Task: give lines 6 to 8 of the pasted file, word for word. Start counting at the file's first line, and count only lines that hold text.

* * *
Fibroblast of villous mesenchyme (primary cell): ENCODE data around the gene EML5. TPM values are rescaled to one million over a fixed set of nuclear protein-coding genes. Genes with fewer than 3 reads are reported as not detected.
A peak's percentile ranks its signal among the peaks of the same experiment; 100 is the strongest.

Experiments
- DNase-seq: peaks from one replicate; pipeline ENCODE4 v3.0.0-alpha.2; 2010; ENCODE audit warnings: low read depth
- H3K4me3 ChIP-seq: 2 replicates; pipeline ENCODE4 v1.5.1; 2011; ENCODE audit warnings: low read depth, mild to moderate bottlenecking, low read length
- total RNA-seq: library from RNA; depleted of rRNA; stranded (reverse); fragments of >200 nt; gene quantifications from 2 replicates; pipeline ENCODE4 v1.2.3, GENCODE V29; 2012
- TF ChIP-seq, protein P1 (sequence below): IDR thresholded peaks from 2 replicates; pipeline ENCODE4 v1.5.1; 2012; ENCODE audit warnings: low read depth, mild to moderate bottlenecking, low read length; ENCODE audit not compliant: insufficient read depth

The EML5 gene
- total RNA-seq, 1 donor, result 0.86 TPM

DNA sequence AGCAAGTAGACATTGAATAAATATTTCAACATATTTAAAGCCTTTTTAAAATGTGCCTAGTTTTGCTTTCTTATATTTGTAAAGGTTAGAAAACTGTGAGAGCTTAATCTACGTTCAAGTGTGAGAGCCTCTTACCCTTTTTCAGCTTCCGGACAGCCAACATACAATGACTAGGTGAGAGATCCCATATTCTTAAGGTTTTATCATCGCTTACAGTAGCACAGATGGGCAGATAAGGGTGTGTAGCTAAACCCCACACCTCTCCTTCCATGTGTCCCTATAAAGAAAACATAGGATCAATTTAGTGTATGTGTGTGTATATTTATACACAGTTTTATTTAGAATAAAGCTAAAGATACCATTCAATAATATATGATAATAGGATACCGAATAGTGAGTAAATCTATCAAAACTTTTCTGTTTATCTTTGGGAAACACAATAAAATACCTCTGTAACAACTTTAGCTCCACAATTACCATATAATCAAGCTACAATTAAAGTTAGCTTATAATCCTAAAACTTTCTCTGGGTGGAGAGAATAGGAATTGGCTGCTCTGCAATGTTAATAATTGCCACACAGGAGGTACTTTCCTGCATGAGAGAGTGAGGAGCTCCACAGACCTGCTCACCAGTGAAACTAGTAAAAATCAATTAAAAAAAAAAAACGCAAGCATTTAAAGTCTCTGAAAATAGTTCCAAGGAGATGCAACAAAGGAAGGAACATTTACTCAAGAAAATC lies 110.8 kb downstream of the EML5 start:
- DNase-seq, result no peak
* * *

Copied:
- total RNA-seq: library from RNA; depleted of rRNA; stranded (reverse); fragments of >200 nt; gene quantifications from 2 replicates; pipeline ENCODE4 v1.2.3, GENCODE V29; 2012
- TF ChIP-seq, protein P1 (sequence below): IDR thresholded peaks from 2 replicates; pipeline ENCODE4 v1.5.1; 2012; ENCODE audit warnings: low read depth, mild to moderate bottlenecking, low read length; ENCODE audit not compliant: insufficient read depth

The EML5 gene